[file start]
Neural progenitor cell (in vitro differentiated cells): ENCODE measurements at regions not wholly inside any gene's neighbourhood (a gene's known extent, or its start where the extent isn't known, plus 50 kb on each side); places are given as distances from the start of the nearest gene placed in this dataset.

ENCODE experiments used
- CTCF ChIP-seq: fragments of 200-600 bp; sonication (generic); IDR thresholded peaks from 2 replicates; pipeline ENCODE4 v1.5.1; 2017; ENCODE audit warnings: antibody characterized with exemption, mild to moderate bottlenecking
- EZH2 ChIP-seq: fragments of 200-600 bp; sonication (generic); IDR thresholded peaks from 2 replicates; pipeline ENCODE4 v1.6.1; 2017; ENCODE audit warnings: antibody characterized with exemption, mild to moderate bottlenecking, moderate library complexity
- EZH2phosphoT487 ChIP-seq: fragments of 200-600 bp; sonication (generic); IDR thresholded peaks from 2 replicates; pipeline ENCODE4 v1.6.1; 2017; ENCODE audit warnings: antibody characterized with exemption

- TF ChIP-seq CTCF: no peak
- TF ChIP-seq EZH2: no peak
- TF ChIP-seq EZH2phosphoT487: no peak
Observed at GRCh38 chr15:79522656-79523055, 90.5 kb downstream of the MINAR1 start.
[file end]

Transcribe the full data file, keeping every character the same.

Neural progenitor cell (in vitro differentiated cells): ENCODE measurements at regions not wholly inside any gene's neighbourhood (a gene's known extent, or its start where the extent isn't known, plus 50 kb on each side); places are given as distances from the start of the nearest gene placed in this dataset.

ENCODE experiments used
- CTCF ChIP-seq: fragments of 200-600 bp; sonication (generic); IDR thresholded peaks from 2 replicates; pipeline ENCODE4 v1.5.1; 2017; ENCODE audit warnings: antibody characterized with exemption, mild to moderate bottlenecking
- EZH2 ChIP-seq: fragments of 200-600 bp; sonication (generic); IDR thresholded peaks from 2 replicates; pipeline ENCODE4 v1.6.1; 2017; ENCODE audit warnings: antibody characterized with exemption, mild to moderate bottlenecking, moderate library complexity
- EZH2phosphoT487 ChIP-seq: fragments of 200-600 bp; sonication (generic); IDR thresholded peaks from 2 replicates; pipeline ENCODE4 v1.6.1; 2017; ENCODE audit warnings: antibody characterized with exemption

- TF ChIP-seq CTCF: no peak
- TF ChIP-seq EZH2: no peak
- TF ChIP-seq EZH2phosphoT487: no peak
Observed at GRCh38 chr15:79522656-79523055, 90.5 kb downstream of the MINAR1 start.